In the desolate Montana woods, evil is lurking. And with time running out, the only way to save Regan will be to get inside a killer’s twisted mind and unravel a shocking message that is being revealed, one body at a time…

Review: The story starts out with a bang…literally. As Regan Pescoli is crossing the Bitterroot Mountains, heading toward her ex-husband’s house, her tires are skillfully shot out and she careens off the road. What follows is a frightening imprisonment in the lair of the Star-Crossed Killer. Regan’s disappearance completely takes the sheriff’s department by surprise, and those close to her – her lover, Nate, and her partner, Selena – struggle to unravel the cryptic messages left by the killer with each of his victims.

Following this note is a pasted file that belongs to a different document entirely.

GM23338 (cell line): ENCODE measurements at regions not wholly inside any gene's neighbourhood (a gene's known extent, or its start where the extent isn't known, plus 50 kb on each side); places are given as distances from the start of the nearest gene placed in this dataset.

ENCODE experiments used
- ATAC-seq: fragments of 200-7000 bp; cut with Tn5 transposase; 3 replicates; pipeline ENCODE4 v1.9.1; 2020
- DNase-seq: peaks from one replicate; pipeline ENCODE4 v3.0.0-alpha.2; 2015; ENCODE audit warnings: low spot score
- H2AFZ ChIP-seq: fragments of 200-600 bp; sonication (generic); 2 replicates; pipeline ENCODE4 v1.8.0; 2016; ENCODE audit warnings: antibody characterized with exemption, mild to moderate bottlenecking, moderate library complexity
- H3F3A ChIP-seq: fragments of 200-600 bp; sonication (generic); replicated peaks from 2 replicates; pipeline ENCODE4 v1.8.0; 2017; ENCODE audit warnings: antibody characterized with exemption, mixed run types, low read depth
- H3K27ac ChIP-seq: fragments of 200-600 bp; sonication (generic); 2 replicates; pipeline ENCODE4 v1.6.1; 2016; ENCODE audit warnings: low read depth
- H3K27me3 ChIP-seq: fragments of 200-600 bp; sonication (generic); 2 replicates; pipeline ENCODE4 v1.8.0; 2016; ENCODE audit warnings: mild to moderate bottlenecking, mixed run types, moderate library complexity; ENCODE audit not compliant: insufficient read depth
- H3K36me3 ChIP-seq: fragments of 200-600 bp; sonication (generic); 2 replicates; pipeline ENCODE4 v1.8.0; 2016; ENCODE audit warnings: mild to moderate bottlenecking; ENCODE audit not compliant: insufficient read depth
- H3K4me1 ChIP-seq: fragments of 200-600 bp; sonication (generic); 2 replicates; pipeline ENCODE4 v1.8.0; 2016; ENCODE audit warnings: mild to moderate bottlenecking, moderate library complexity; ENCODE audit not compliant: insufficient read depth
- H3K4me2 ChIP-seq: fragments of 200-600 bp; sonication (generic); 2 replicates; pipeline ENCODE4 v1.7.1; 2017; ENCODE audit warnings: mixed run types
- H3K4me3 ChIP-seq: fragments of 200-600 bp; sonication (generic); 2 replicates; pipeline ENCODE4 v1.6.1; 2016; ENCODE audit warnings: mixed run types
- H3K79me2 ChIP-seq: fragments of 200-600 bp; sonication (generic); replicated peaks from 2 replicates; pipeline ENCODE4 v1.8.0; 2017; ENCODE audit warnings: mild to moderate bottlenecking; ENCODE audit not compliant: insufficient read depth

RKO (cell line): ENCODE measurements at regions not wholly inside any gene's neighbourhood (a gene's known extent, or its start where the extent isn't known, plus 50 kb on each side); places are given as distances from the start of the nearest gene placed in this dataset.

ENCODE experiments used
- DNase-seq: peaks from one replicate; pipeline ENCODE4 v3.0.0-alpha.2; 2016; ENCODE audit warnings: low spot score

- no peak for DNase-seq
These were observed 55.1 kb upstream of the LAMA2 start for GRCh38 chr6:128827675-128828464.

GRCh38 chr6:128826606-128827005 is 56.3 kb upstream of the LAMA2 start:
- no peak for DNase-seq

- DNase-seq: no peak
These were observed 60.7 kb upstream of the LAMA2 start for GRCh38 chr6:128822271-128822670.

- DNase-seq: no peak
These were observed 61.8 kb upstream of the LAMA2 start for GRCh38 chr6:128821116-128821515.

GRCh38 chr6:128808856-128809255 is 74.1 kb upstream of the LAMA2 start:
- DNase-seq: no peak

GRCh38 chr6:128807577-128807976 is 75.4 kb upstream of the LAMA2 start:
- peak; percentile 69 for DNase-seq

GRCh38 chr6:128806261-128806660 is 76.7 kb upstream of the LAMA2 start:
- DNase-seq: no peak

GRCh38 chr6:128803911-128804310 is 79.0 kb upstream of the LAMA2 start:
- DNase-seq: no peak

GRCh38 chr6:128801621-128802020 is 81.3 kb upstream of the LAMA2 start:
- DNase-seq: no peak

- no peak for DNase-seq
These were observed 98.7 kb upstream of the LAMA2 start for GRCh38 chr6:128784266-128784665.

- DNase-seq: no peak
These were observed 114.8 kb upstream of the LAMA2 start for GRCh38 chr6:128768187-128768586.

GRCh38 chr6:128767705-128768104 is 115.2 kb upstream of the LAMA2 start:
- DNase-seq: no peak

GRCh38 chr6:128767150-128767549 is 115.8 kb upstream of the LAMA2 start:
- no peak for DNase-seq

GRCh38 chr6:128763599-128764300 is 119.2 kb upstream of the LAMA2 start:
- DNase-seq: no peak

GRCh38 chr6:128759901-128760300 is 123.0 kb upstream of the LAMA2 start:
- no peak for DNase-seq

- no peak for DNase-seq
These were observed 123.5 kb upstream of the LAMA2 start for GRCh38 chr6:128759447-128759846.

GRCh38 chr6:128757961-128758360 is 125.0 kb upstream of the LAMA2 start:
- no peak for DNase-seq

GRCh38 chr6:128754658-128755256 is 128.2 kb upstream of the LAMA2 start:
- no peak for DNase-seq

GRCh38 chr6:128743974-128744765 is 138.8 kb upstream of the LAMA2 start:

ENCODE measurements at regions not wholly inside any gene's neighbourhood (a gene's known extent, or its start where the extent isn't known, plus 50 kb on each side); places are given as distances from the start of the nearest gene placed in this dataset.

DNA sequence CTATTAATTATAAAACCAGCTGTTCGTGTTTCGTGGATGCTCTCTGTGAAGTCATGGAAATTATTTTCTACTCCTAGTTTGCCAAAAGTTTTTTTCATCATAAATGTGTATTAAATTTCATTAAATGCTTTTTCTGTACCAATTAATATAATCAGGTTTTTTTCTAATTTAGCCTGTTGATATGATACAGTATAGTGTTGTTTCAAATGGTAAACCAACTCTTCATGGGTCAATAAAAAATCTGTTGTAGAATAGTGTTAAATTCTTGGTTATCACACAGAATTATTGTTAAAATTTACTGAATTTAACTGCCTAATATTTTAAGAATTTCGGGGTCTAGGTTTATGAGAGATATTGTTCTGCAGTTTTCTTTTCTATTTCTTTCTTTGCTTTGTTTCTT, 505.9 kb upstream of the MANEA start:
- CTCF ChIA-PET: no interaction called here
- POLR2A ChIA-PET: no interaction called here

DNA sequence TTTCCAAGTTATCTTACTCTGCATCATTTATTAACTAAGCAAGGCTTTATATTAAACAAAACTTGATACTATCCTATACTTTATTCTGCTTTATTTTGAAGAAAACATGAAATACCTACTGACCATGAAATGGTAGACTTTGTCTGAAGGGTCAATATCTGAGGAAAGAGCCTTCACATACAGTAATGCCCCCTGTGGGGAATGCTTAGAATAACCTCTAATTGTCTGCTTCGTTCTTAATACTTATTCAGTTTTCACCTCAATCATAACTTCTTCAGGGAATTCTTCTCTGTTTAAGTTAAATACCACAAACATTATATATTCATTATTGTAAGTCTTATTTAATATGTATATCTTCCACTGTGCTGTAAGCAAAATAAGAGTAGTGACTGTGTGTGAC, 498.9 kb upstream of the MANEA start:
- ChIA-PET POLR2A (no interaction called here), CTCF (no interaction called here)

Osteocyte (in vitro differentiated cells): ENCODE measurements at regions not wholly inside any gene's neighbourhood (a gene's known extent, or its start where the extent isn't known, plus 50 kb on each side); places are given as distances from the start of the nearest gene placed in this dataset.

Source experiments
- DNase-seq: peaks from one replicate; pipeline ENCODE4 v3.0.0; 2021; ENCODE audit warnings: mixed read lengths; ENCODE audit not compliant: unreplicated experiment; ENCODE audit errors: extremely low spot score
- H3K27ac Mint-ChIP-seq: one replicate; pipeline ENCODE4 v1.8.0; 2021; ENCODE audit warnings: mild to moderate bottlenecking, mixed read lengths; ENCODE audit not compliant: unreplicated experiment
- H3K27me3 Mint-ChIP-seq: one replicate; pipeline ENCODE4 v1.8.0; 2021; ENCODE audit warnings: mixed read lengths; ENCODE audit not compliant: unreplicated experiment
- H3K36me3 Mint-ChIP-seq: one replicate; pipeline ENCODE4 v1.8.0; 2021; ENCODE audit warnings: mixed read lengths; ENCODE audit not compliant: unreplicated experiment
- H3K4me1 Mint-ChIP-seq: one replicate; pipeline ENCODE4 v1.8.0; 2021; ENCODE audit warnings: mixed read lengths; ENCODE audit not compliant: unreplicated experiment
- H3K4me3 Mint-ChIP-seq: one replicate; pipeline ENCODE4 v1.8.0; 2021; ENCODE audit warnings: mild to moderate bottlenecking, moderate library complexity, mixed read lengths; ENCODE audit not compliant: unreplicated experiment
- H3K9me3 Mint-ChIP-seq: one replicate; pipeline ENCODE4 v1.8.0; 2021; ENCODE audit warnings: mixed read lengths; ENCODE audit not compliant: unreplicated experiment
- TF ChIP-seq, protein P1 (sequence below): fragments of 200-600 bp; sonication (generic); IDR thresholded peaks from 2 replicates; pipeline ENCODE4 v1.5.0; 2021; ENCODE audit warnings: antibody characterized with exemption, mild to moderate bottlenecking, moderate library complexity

There was a lot I liked about this book. The pace of the action is excellent, and the small-town characters are vivid and entertaining. Lisa Jackson is able to tell her story not only through action and dialogue, but also through images. The starkness of the Montana winter is expertly described, and even though it’s currently the middle of summer, I found myself growing colder and colder as I read. I could picture each and every scene in my mind with ease, making it seem like I was watching a movie.